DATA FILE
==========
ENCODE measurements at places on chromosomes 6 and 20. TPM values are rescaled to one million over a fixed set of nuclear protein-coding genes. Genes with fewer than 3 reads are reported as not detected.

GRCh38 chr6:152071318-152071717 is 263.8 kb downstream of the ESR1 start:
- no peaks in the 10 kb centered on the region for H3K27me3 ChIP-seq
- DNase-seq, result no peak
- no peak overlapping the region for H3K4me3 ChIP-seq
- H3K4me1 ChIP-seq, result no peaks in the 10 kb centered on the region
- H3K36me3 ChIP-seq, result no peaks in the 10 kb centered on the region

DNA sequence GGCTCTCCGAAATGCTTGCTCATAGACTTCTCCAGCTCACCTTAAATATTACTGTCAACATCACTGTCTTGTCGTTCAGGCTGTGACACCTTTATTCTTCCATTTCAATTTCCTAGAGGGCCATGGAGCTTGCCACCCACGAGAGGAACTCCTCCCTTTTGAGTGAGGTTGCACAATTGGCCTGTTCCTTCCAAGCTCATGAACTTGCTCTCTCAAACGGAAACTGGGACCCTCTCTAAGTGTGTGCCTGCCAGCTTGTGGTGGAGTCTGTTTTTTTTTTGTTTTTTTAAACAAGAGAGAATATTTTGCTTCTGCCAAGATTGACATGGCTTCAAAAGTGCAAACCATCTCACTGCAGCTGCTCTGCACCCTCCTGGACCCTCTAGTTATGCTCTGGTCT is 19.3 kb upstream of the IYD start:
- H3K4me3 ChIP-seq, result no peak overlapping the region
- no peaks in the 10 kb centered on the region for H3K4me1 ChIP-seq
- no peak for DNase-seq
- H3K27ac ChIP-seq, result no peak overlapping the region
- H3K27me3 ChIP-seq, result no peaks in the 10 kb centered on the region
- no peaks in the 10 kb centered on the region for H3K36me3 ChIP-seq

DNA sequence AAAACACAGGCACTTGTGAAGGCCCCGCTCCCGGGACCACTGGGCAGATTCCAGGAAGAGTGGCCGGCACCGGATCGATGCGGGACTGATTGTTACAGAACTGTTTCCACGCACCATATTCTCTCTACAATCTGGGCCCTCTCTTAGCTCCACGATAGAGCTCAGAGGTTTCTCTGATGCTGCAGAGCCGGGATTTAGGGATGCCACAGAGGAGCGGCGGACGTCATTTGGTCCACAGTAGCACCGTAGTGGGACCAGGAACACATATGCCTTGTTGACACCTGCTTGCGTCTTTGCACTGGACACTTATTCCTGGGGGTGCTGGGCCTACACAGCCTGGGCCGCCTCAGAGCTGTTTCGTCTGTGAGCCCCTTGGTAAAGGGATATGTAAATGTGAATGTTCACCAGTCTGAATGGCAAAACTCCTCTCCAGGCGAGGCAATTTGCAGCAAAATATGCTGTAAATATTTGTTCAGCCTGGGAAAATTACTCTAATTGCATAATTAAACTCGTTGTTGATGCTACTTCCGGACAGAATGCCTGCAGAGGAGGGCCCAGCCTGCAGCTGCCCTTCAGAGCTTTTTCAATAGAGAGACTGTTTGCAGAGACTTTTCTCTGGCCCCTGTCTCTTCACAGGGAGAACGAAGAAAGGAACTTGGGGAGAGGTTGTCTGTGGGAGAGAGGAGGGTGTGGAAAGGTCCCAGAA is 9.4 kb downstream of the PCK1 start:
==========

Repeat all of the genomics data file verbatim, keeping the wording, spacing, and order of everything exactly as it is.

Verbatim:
ENCODE measurements at places on chromosomes 6 and 20. TPM values are rescaled to one million over a fixed set of nuclear protein-coding genes. Genes with fewer than 3 reads are reported as not detected.

GRCh38 chr6:152071318-152071717 is 263.8 kb downstream of the ESR1 start:
- no peaks in the 10 kb centered on the region for H3K27me3 ChIP-seq
- DNase-seq, result no peak
- no peak overlapping the region for H3K4me3 ChIP-seq
- H3K4me1 ChIP-seq, result no peaks in the 10 kb centered on the region
- H3K36me3 ChIP-seq, result no peaks in the 10 kb centered on the region

DNA sequence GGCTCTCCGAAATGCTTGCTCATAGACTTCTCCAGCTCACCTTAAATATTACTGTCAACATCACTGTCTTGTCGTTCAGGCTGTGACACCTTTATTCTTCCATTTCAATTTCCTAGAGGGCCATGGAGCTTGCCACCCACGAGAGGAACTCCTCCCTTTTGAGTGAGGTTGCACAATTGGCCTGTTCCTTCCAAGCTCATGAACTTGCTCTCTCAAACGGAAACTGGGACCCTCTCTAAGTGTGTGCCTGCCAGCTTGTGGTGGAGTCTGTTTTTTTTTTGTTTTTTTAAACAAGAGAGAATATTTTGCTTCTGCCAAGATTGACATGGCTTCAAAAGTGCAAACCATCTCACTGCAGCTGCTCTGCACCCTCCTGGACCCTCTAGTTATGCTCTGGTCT is 19.3 kb upstream of the IYD start:
- H3K4me3 ChIP-seq, result no peak overlapping the region
- no peaks in the 10 kb centered on the region for H3K4me1 ChIP-seq
- no peak for DNase-seq
- H3K27ac ChIP-seq, result no peak overlapping the region
- H3K27me3 ChIP-seq, result no peaks in the 10 kb centered on the region
- no peaks in the 10 kb centered on the region for H3K36me3 ChIP-seq

DNA sequence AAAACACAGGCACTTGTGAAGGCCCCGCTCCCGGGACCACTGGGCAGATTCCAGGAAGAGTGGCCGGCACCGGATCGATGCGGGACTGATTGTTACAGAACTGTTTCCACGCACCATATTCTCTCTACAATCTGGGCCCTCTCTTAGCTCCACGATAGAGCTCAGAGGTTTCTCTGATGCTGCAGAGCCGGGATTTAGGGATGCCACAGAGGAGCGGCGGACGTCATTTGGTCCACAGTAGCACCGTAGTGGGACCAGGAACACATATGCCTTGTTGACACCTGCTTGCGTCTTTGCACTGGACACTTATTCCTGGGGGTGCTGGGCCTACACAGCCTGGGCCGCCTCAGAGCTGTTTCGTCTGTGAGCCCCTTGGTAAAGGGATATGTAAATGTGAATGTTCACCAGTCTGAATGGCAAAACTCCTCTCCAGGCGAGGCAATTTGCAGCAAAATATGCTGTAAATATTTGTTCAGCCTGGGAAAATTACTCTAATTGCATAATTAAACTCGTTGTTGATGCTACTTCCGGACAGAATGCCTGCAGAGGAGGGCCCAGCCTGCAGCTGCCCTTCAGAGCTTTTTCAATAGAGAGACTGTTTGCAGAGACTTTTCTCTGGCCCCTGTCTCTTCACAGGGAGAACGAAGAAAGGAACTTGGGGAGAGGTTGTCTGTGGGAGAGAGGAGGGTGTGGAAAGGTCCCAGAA is 9.4 kb downstream of the PCK1 start: